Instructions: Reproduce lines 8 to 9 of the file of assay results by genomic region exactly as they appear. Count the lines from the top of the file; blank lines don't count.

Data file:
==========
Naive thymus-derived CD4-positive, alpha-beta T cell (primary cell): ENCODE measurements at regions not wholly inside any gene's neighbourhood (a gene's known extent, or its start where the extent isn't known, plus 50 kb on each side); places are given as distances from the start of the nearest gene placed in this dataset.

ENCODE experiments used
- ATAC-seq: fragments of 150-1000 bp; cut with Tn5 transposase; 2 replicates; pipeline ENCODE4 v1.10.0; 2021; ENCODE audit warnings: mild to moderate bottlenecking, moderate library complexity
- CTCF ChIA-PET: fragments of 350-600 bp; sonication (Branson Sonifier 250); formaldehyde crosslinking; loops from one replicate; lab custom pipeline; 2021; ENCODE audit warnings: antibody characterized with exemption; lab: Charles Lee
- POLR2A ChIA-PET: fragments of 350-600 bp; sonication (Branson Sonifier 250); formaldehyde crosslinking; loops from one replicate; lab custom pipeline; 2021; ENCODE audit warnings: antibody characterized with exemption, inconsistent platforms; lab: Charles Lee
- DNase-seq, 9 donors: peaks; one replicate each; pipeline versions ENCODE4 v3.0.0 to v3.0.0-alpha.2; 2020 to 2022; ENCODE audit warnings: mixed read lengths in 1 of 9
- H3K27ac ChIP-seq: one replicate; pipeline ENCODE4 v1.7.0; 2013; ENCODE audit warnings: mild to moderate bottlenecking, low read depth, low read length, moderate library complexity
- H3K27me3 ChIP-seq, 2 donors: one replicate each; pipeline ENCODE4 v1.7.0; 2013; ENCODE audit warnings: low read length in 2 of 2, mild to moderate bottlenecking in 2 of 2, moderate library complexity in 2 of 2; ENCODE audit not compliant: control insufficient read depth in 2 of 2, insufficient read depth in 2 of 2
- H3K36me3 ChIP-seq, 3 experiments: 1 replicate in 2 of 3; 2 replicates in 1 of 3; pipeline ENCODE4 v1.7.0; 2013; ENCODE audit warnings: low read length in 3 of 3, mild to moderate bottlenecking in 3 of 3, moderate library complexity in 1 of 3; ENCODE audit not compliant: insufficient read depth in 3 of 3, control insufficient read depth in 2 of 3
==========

- H3K27me3 ChIP-seq, 2 donors: one replicate each; pipeline ENCODE4 v1.7.0; 2013; ENCODE audit warnings: low read length in 2 of 2, mild to moderate bottlenecking in 2 of 2, moderate library complexity in 2 of 2; ENCODE audit not compliant: control insufficient read depth in 2 of 2, insufficient read depth in 2 of 2
- H3K36me3 ChIP-seq, 3 experiments: 1 replicate in 2 of 3; 2 replicates in 1 of 3; pipeline ENCODE4 v1.7.0; 2013; ENCODE audit warnings: low read length in 3 of 3, mild to moderate bottlenecking in 3 of 3, moderate library complexity in 1 of 3; ENCODE audit not compliant: insufficient read depth in 3 of 3, control insufficient read depth in 2 of 3